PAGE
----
Glen’s ‘all things nitrogen’ birthday blog!

By Glen Tarran on January 29, 2013 in Antarctic, Ocean Acidification
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- Hi, what did you do on your birthday?

–  Oh, you know, ran a load of experiments to study the effect of ocean acidification on nitrogen cycling processes in the ocean around Antarctica.

Not what you would call a typical birthday activity, but it certainly beats a day in the office.

Glen in his birthday suit @Jeremy Young

Glen in his birthday suit @Jeremy Young

My name’s Glen Tarran from the Plymouth Marine Laboratory and I’m part of the team on board the RRS James Clark Ross that’s conducting complex bioassay experiments to see how plankton react to increased carbon dioxide(CO2) concentrations and more acidic conditions. Why? We want to see what might happen in the oceans around the Antarctic in the future due to the increasing amount of CO2 dissolving into the oceans from the atmosphere as our climate changes. My part in all this is to help study the cycling of simple nitrogen compounds such as ammonium (NH4+) and nitrite (NO2-) as they are used and transformed by the plankton, particularly phytoplankton or algae.

Nitrogen is really really important. As a gas, it makes up about 80% of our atmosphere so we breathe it in all the time…….and then we breathe it out again. However, when it’s in compounds such as nitrate (NO3+) or ammonium (NH4+) it’s a nutrient, or fertiliser for plants, both on land and in the oceans. Plants use it make amino acids and ultimately proteins and also DNA, the genetic code found in all living cells. Then the plants get eaten and those amino acids and proteins are used to make and maintain other organisms like……….us, humans. So, convinced that nitrogen’s important? Good.

The ‘Cave’ @Jeremy Young

The ‘Cave’ @Jeremy Young

My cruise banana. It’s been with me on all       my research cruises for the past 18 years. @Jeremy Young

My cruise banana. It’s been with me on all my research cruises for the past 18 years. @Jeremy Young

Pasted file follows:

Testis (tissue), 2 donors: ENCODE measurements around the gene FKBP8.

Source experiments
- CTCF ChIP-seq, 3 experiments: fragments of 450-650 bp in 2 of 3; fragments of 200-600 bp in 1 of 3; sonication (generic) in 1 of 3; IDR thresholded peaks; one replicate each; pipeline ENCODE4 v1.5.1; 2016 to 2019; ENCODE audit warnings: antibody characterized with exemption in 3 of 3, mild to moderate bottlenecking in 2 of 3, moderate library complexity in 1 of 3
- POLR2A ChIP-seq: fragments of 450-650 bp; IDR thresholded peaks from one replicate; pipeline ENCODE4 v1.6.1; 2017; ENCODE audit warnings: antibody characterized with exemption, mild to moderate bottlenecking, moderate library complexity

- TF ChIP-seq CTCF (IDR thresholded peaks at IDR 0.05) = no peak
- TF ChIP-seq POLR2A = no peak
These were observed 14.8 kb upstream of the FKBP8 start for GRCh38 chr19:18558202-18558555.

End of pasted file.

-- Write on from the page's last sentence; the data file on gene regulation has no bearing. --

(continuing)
However, I have plenty of music and my cruise banana to keep me company whilst I run my experiments. These basically involve adding tracer chemicals to seawater (collected in special water bottles ), incubating the seawater (see photo below), filtering the seawater (lots of filtering), adding some chemicals which react with the nitrogen compounds to form an orangy-red dye and then filtering the seawater again to take out the dye (see photo below). The dye removed from the seawater will then be measured back on land to see now much nitrogen has gone from one chemical form to another due to being used by the plankton.

Experimental bottles in the incubator @Jeremy Young

Experimental bottles in the incubator @Jeremy Young

Collection of dye (see arrows) in special  columns

Collection of dye (see arrows) in special
columns @Jeremy Young

Theeeeeeeeeeeeeeeen, once I’ve finished my experiments for the day I have to wash lots and lots of bottles and other equipment and let it all dry to be ready for the next experiment.
I may work pretty long hours in a small room but there are compensations: I generally have time in the afternoon to go out on deck (weather permitting) and see what the ocean has to offer. It is often dotted with pack ice and icebergs, albatrosses and petrels flying around in the sky and penguins, seals and the occasional whale swimming about in search of food. All in all, I think studying nitrogen cycling on the RRS James Clark Ross in the Antarctic is a pretty good place to spend one’s birthday.

Glen Tarran

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